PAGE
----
The journalist Maureen Cleave talks of meeting one of your students from UEA who described your course on Autobiography as Fiction as life changing. What was the idea behind the course you devised and taught as Literary Fellow?
I’m more interested in which student MC was talking to on the train. Was it Psycho 1 or Psycho 2? They both hated me at first but I won Psycho 1 over with my sociopath charm. I liked to write things on the blackboard which were never explained.
Lies are easy to believe in but the truth sounds false.
I threw someone out for mentioning Hemingway. The Dean said to me, ‘You can’t do that.’ And I replied, ‘But I have done it!’ Now that I’m older and more idealistic I can see that my younger self was a bit hardcore.
The night before my first seminar my husband asked, ‘Aren’t you nervous?’ No. ‘You don’t seem to have prepared anything.’
He was right. I hadn’t. I’d been writer-in-residence in Wormwood Scrubs in a room full of murderers and a boiling kettle. Most of them had killed women ‘on impulse’. My biggest worry about a group of students was that they might smell.
I started by telling them to write 500 words about losing their virginity. One boy said, ‘I think I’m still a virgin.’ So I said lie, make it up.
‘The truth when it’s overdressed sounds like a lie.’ Spying on Strange Men
I wanted to leave my students with the tools to convert their lives into fiction. But of course some people just aren’t good at writing. They have a book ‘in them’ and it should stay there with their liver and kidneys. I love Mozart but I don’t think I have a Mass in C Minor ‘in me’.
How much does your autobiography influence your fiction?
‘The short answer is that it’s all “real”. It came out of my head. Everything in there is real. Even the things invented and imagined.’ Spying on Strange Men
People ask if my characters are ‘me’. Of course they are! I’m Maria Money and Vivien Lash. I’m also Carole Morin. We’re not interchangeable. But who else would they be?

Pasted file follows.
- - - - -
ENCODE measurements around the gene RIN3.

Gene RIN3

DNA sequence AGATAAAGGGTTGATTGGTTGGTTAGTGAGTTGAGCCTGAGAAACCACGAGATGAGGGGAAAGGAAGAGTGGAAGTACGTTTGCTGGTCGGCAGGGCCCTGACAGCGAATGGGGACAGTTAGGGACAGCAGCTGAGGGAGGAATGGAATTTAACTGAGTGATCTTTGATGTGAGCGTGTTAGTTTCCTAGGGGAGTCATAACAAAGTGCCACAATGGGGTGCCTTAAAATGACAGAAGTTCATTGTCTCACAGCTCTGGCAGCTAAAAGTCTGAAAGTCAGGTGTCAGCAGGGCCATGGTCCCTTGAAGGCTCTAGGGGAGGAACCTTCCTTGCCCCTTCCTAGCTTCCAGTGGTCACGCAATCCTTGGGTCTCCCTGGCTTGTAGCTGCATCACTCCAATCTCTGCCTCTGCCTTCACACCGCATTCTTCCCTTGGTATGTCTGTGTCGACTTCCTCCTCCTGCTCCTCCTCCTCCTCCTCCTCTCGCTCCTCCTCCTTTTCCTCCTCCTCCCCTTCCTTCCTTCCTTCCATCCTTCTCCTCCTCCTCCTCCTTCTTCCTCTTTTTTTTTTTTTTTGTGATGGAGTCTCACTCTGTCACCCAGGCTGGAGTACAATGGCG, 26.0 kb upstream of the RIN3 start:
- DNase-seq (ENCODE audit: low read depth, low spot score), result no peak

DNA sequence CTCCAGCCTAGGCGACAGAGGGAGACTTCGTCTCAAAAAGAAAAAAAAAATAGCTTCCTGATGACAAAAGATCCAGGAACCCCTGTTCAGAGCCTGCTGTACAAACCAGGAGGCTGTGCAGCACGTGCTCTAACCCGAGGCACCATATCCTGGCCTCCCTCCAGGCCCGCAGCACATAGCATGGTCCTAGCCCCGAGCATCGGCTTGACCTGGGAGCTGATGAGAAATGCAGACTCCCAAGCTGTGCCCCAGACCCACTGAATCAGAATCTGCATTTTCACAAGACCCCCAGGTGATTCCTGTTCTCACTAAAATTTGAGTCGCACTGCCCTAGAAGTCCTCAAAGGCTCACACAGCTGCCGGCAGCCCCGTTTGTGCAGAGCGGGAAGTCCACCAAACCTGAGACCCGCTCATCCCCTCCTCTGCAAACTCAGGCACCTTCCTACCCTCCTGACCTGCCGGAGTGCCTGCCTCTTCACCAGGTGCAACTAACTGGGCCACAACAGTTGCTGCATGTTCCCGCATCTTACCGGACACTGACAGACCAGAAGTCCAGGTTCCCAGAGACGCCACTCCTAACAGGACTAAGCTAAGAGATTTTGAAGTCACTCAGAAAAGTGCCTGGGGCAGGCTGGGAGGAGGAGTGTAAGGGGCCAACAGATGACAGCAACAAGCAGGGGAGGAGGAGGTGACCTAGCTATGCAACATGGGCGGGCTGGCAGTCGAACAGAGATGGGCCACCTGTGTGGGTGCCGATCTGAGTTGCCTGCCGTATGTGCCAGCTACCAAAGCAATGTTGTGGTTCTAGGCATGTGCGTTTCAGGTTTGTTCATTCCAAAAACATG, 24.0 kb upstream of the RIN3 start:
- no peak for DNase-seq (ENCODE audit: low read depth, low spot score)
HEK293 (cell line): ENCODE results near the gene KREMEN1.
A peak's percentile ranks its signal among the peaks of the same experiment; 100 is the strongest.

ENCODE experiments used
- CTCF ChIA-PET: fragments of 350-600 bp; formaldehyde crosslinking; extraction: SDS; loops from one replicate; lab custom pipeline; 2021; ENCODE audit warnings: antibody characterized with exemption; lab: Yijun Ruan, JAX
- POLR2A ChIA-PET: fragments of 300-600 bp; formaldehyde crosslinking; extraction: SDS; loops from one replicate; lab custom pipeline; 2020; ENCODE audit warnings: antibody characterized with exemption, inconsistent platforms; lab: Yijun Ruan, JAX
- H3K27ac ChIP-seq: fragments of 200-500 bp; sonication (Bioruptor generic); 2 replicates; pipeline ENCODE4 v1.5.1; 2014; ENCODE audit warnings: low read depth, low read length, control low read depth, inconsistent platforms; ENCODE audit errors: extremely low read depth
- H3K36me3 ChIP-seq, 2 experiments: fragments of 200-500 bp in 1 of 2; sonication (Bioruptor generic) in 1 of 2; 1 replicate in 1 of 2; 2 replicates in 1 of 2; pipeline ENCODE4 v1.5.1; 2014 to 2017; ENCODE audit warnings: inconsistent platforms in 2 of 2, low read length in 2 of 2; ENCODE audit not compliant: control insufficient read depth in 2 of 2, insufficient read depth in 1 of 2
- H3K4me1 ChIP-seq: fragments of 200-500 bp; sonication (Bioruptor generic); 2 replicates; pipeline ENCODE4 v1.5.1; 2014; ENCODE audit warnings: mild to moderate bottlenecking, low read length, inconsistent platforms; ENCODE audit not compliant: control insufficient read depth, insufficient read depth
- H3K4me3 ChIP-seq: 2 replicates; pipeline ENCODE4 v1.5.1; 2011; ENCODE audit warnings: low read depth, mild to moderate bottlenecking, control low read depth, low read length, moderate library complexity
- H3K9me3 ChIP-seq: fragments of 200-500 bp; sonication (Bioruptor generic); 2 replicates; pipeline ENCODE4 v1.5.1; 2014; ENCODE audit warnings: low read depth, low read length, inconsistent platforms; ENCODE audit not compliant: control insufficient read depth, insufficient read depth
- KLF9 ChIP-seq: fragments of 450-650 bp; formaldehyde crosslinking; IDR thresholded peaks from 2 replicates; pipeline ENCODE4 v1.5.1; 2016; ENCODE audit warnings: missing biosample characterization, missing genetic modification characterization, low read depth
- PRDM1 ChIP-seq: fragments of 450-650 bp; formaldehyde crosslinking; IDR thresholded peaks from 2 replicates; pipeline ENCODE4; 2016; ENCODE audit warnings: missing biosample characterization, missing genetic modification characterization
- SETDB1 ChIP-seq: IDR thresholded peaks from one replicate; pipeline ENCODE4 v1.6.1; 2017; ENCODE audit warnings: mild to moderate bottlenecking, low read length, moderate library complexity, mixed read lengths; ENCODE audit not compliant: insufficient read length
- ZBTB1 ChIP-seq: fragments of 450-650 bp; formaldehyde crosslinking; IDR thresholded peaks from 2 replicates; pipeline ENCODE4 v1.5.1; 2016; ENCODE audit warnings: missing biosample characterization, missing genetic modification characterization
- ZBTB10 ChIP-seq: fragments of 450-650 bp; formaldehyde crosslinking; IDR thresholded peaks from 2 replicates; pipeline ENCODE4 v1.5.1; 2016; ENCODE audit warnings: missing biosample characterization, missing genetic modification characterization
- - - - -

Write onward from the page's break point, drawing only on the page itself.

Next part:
I don’t explain my books. I like to leave some blank space for the reader’s response. I’m not sitting on their shoulder as they read. But I am in the bookshop with a hammer forcing them to buy.
Writing isn’t about real life. It’s about reinvention, imagination, entertainment, and structure.
‘God isn’t in the details, He’s in the structure.’ Spying on Strange Men
Writing is hard work. Even when you start with the raw ingredients – a mad family, a sense of humour, talent…it’s hard work. But you do get to sit around in silk pyjamas all day.
When did you start writing Spying on Strange Men?
I started writing the story that became Spying on Strange Men in London. It was called Party Fears Three an homage to Billy Mackenzie who had recently died. Party Fears Two is my favourite pop song. I made it Three because I like to change things and the book’s a love triangle.
I was devastated by his death which is odd because I didn’t know him. My husband did. Mackenzie’s death affected me in a way that Ian Curtis’ didn’t. Curtis seemed born to die. Mackenzie should have outgrown his gloom and become an eccentric old man. I think our work is similar. It’s the duality of glamour and spirituality in his voice that attracts me. His toughness and fragility; darkness and laughter. He could be a character from one of my books. I always meant to send him a copy of Dead Glamorous.
I rewrote Party Fears Three a few times. It was called Creepy Neighbour for a bit. It developed from a story to something longer. Longer for me means more than a 100 pages. I have a short attention span and don’t like to bore readers with unnecessary details. Why take 50 pages to set a scene when it can be done in a few lines? So. The book was finished. And then Dangerous (Carole Morin’s husband Don Watson) came home and said, ‘We’re going to Beijing!’ Like James Lash, he does a lot of travelling for work.
So I decided to take the manuscript with me. To read it one last time before sending it off. And then I got pneumonia, which gave me time to think. And then I wrote the Spying on Strange Men about a woman who loves her husband but wants to kill him. It’s kind of Double Indemnity without the insurance policy. She’s insuring her heart against him. And her boyfriend is really rich so they don’t need money to escape.
You have travelled a lot. How much do you find that a setting affects the writing that you do there?